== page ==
Many black immigrants to America are never quite sure what box to tick when asked about his ethnicity on forms such as the U.S. Census. (Courtesy photo)

Many black immigrants to America are never quite sure what box to tick when asked about his ethnicity on forms such as the U.S. Census. (Courtesy photo)

African immigrants struggle to find place in US

Being refused simple services and then having to apologize for the imposition of our presence, “that’s part of being black,” Adoubou Traore said.

In Chimamanda Ngozi Adichie’s book “Americanah,” a young Nigerian woman, Ifemelu, comes to America and starts a blog about being a black person from another country. In one of her posts she writes, “Dear Non-American Black, when you make the choice to come to America, you become black. Stop arguing. Stop saying I’m Jamaican or I’m Ghanaian. America doesn’t care. So, what if you weren’t black in your country? You’re in America now.”

As Adichie describes, black immigrants invariably arrive at their “moments of initiation” into the American blackness belief system.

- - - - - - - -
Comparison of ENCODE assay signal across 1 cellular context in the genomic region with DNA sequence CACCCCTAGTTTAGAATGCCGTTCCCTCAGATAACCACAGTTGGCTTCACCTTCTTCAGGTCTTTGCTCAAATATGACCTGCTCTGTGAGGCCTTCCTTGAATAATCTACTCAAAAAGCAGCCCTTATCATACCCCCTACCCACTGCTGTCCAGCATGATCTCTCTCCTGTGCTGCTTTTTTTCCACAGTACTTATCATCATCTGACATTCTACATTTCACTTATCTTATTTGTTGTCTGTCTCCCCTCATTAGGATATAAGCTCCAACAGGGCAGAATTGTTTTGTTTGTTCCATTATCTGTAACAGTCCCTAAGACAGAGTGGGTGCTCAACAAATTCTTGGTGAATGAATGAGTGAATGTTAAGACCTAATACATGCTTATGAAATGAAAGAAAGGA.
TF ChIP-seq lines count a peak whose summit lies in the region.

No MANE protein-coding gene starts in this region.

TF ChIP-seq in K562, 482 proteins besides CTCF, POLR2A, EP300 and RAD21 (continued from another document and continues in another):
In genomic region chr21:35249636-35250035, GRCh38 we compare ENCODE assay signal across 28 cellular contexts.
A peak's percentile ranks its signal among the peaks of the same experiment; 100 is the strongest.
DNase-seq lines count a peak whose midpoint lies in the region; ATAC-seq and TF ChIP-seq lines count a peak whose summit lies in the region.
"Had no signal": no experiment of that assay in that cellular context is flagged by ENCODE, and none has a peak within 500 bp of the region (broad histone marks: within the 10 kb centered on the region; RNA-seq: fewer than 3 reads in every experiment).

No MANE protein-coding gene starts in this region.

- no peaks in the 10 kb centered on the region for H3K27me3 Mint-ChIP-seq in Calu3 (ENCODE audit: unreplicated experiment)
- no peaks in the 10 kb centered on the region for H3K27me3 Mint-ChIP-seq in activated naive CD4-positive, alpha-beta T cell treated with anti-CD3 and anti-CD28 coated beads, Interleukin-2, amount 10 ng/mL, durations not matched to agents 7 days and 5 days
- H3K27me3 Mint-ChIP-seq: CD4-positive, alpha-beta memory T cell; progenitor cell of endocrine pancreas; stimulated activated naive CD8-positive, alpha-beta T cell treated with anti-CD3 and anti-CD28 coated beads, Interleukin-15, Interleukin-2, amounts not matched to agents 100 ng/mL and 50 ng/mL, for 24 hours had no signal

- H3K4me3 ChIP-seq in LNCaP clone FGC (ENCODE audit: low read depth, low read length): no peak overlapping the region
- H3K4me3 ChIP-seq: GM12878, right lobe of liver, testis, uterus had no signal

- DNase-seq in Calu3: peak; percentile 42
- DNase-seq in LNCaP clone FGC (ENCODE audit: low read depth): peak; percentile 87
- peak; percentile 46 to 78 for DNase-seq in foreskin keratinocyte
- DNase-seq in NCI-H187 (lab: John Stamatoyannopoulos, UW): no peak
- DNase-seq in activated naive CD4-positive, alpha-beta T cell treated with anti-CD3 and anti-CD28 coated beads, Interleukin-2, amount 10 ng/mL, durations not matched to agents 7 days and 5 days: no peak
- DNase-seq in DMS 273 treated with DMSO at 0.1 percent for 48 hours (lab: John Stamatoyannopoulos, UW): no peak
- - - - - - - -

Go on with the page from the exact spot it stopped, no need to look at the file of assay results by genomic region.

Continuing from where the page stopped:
So, when I met the director of the African Advocacy Network (AAN), at a small group workshop on the 2020 Census, I was keen to hear how he traversed the racial terrain with his foreign identity. Adoubou Traore is a tall man with piercing eyes and a passion for his work advocating for Africans in America.

Traore explained that as a black immigrant from the Ivory Coast, he is often forced to question existing notions of blackness in America. For one, he’s never sure what box to tick when he’s asked about his ethnicity on forms. The forms typically include a choice of black/African American or other races/ethnicities. But he’s neither. “There’s not one single box for Africans. How do you count us, who are not natives?” Traore asked, adding that forms usually provide distinctions among countries in Asia.

Traore came to America in 2000 on a Fulbright scholarship to “learn new English teaching techniques to take back home,” he said. He had grown up in the Ivory Coast, and developed a long-lasting love for the English language, graduating with a degree in English literature and linguistics and then getting his teacher’s credentials to teach English as a foreign language. Traore taught in a high school for many years before coming to San Francisco.

While at San Francisco State University, Traore began volunteering, confronting issues of African immigrants that no one else was addressing. “I’m most blessed to have my immigrant experience,” Traore said, adding how “concern for the community,” motivated him to volunteer, but it also helped him thread together a connection to people and cultures from other countries in Africa, whom he would not have gotten to know otherwise.

AAN, which shares office space with St. Anthony’s Church on Valencia street, provides immigration, legal and case management services to African and Afro Caribbean immigrants in The City, delivering its programs in ten languages from the African continent.